UFC wins ruling in NY MMA lawsuit

The UFC’s case against New York and its ban on mixed

martial arts in the state will go forward

href="http://www.ufc.com/news/federal-court-supports-ufc-fight-for-mma-in-ny"

target="_blank">after federal district court Judge Kimba M. Wood

denied the state attorney general’s motion to dismiss the

suit, ruling the plaintiffs have sufficiently alleged an

as-applied vagueness challenge to the law written in 1997.

Specifically, the UFC and fellow plaintiffs including Jon Jones,

Gina Carano, Frankie Edgar and others, argued that the combative

sport ban is unconstitutionally vague under the Due Process Clause

of the 14th Amendment.

In declining to dismiss the claim, the court noted the

state’s erratic interpretation, application and enforcement

of the ban over the years, including an exemption for martial arts

sanctioned by various organizations including the

World Kickboxing

Association.

“A plain reading of this provision suggests plaintiffs

would be allowed to promote a professional MMA event in New York if

the event were sanctioned by one of the exempt

organizations,” Wood noted. Buttressing the vagueness claim,

Wood added that while the state originally agreed with that

interpretation, they have now reversed course.

While the court dismissed multiple other claims in the suit,

including one that the ban violates the plaintiffs’ First

Amendment rights of expression, Wood ultimately ruled the challenge

can go forward.

“We are pleased with the outcome of this crucial

ruling,“ UFC’s COO Ike Lawrence Epstein said in a press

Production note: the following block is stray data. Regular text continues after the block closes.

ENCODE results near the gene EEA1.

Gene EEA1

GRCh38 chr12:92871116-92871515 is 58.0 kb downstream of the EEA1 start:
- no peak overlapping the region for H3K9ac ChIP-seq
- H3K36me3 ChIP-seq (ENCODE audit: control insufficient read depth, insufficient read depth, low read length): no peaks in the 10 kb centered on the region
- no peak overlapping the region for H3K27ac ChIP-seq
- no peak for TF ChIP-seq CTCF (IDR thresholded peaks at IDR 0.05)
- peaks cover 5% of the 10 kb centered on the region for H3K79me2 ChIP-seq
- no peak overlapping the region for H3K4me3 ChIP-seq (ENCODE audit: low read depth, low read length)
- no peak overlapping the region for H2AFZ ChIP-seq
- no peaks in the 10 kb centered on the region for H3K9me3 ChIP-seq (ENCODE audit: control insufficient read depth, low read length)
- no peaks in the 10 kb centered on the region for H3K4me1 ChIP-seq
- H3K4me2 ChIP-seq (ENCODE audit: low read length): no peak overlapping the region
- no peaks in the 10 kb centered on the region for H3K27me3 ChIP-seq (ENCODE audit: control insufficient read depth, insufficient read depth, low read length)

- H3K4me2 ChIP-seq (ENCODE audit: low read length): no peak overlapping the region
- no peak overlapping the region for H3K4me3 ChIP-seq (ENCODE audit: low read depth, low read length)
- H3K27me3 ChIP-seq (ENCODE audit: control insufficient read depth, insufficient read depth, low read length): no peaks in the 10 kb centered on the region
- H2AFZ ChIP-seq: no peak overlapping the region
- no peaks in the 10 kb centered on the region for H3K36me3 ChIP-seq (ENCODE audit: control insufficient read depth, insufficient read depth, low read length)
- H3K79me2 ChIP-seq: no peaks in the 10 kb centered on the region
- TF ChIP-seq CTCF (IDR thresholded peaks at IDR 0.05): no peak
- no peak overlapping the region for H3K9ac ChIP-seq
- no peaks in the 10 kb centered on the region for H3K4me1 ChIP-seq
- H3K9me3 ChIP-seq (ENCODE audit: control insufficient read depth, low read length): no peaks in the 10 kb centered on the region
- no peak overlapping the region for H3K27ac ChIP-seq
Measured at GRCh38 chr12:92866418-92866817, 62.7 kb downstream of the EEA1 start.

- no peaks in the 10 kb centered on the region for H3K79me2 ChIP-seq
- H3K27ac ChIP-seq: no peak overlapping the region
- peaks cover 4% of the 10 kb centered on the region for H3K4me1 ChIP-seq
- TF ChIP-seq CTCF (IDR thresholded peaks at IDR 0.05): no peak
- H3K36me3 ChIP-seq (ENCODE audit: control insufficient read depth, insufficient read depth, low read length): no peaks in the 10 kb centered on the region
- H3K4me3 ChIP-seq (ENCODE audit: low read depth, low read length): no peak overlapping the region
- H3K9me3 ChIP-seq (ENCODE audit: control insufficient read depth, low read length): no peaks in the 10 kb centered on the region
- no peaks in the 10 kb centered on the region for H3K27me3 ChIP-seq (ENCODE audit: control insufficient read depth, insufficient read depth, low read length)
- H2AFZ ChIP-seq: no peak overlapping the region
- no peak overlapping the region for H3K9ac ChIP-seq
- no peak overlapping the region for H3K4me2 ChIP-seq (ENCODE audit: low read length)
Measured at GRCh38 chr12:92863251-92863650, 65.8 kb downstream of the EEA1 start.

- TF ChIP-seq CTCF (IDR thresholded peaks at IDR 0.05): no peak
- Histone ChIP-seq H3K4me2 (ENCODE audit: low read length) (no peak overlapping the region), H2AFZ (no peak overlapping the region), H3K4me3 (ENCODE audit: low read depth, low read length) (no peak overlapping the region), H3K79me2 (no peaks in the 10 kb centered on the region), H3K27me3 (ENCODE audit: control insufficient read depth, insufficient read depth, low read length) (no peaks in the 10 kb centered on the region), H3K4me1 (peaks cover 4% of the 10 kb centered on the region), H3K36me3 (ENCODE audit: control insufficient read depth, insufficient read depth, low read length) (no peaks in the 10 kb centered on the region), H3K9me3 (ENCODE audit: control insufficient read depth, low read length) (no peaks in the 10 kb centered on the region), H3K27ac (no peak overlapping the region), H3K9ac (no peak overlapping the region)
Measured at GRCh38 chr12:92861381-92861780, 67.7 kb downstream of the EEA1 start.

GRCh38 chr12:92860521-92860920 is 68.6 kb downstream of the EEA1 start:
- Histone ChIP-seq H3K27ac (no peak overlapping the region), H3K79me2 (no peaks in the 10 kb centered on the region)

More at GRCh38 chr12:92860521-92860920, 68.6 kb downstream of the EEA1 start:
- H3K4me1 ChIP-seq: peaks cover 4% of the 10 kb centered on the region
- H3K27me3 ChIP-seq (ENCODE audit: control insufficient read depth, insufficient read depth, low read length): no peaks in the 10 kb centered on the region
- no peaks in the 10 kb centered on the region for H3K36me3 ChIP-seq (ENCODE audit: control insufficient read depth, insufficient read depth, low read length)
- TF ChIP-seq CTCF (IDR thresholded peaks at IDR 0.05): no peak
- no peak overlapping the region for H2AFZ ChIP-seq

release issued on Wednesday. “The inconsistency has cost the

UFC considerable time and expense, but more important it has

deprived MMA’s countless New York fans of the opportunity to

attend and enjoy live professional and amateur MMA events in New

York. It is time for New York to have a new law on MMA, one that

legalizes the sport and regulates it in a safe way, as all other

states have done. New York’s law is outdated, written at a

time when MMA was a very different sport.”

Wood’s decision agrees with that claim, noting that

“MMA has changed substantially since the ban was enacted,

making the legislative history, which relates to earlier versions

of MMA, of little relevance.”

New York is the only state with an athletic commission that has

a ban on the sport. For several years, the UFC has been campaigning

the state’s legislative bodies to pass a law to regulate MMA,

but despite several successful votes in the State Senate and

significant support in the Assembly, the effort has ultimately

stalled out when the bill has been held back from a full vote.

In 2013, the UFC even pledged to hold at least four events per

year in the state if a law was passed sanctioning the sport. Two of

the promotion’s current champions — light-heavyweight

Jones and middleweight Chris Weidman — are natives of the

state.

The UFC has already said that if the case is not ultimately

resolved at the District Court level, they intended to appeal the

First Amendment ruling.